1. There is no evidence that any person has an interest in making an application under s 41 of the Act. The only other person likely to be interested in such an application or have rights if there were an intestacy is MJN. MJN has been served but is not represented. LMG reports that his attitude to the application is one of “happy indifference”. He is employed as a sales assistant at a Harvey Norman store.  He lives in a de facto relationship and has done so for about 12 months. Adequate steps have been taken to appraise him of the application and to appear if he wishes. MJN has provided a letter in which he says that he agrees to the application and has no objection. He is an adult and presumably well capable of caring for himself.
  1. I am satisfied that the condition in s 24(b) is met.

Testamentary Capacity – Section 24(c)

  1. The psychiatric evidence is all one way. CDG lacks testamentary capacity. The most recent assessment was performed in August last year by a psychologist, Dr Storey. There was no change discerned from earlier assessments. CDG himself thinks that he is “good” and that there is nothing wrong with him. He understands that there should be a Will put in place to ensure that everything is “fair”. However he is unable to explain how to determine what is “fair”. The psychologist reports CDG has difficulty in discriminating between and weighing up alternatives. He lacks the ability to critically reason.
  1. While CDG can describe his assets and give them a value LMG reports that his views are not accurate. LMG says that he cannot cope with much more than basic ordinary transactions in daily life. He cannot pay a bill. He does not appreciate the value of money.
  1. There has been no significant change for many years now. The psychologist reports there is unlikely to be any improvement in the future.
  1. There is a strong basis for finding that CDG will never regain capacity for the purposes of independently creating a Will.

Approval and “that the person would make” – Section 24(d)

  1. I must be satisfied that “the proposed will … is or may be a will … that the person would make if the person were to have testamentary capacity”.
  1. A number of cases have examined the appropriate approach to applying the generally expressed discretionary power in s 21 of the Act and provisions conferring similar powers in other States: Re Keane; Mace v Malone [2011] QSC 49 per Daubney J; McKay v McKay & Ors [2011] QSC 230 at [79] per Ann Lyons J; Re Matsis; Charalambous v Charalambous [2012] QSC 349 per Ann Lyons J; Lawrie v Hwang [2013] QSC 289 per Ann Lyons J; Re JT [2014] QSC 163 per Ann Lyons J; Sadler v Eggmolesse [2013] QSC 40 per Atkinson J; Van der Meulen v Van der Meulen & Anor [2014] 2 Qd R 278 per Jackson J. There is little point to examining the differing factual situations and the resulting exercise of the discretion. As Jackson J observed in Van der Muelen:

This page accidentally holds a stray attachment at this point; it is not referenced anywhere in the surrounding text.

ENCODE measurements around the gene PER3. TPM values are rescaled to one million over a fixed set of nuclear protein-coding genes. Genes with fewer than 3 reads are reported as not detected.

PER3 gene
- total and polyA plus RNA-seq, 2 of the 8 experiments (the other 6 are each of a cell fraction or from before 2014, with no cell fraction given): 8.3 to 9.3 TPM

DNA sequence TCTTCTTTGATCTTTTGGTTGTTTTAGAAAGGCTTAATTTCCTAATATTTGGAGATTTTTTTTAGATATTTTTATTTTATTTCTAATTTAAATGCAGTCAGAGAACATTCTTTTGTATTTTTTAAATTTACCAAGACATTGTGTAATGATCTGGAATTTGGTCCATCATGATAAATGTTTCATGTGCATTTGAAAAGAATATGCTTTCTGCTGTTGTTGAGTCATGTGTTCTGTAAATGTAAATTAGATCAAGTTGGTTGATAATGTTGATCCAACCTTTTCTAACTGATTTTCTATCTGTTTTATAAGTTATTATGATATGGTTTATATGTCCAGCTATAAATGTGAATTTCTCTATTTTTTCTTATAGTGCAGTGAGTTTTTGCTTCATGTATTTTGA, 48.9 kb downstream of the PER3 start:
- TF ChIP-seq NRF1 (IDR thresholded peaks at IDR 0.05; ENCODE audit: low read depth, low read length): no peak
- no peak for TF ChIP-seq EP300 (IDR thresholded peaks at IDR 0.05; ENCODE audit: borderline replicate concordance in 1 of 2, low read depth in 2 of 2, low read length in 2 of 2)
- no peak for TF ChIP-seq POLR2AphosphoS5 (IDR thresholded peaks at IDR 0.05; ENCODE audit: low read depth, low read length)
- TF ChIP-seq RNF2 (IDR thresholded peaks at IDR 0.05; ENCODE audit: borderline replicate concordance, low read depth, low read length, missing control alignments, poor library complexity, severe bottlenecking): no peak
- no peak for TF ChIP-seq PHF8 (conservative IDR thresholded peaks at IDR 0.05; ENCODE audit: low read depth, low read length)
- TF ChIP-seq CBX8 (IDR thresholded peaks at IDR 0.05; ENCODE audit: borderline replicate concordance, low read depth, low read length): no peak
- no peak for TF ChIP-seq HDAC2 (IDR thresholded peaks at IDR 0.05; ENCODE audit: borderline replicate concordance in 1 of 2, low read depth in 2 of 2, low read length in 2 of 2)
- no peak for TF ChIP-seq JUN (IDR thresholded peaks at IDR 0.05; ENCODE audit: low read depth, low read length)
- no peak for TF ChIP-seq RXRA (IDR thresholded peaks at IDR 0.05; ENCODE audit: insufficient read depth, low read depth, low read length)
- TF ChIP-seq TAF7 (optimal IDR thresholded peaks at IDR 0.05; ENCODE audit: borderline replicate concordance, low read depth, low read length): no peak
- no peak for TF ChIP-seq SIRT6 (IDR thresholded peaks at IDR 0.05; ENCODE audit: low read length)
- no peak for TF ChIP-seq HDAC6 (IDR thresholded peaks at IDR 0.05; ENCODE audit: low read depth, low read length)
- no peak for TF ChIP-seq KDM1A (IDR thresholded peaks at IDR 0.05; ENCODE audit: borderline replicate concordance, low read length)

“In my view, there is no definitive principle to be applied here. In the application of a general discretion of this kind, against the background of the statutory qualifying factors, it is of no assistance to articulate factors which influence or decide this particular case as though they have a legal significance beyond the exercise of the discretion in the particular circumstances.”[2]

  1. There is some difference in approach in the cases and that was considered by Philippides J (as her Honour then was) in RKC v JNS [2014] QSC 313. I do not see that it matters greatly here which of the competing views is adopted.
  1. In exercising the discretion vested in the Court I must determine if the draft Will before me is one CDG would or may make if he had testamentary capacity.
  1. CDG’s wishes as they stood in 2004 are known by reason of the Will he then made. He made provision for his immediate family, namely his wife and offspring. There is no reason to think that the persons that he would wish to provide for have changed since 2004. The proposed Will similarly makes provision for CDG’s immediate family and more or less on similar terms. Largely the proposed Will protects LMG. In that it is entirely usual and appropriate. CDG could confidently expect that LMG will make provision for their children while she lives and in her own Will in the event of her death.
  1. There are two features of significance. One is the amount left to MJN. The other is the imposing of separate testamentary trusts for LEG and BJG.

MJN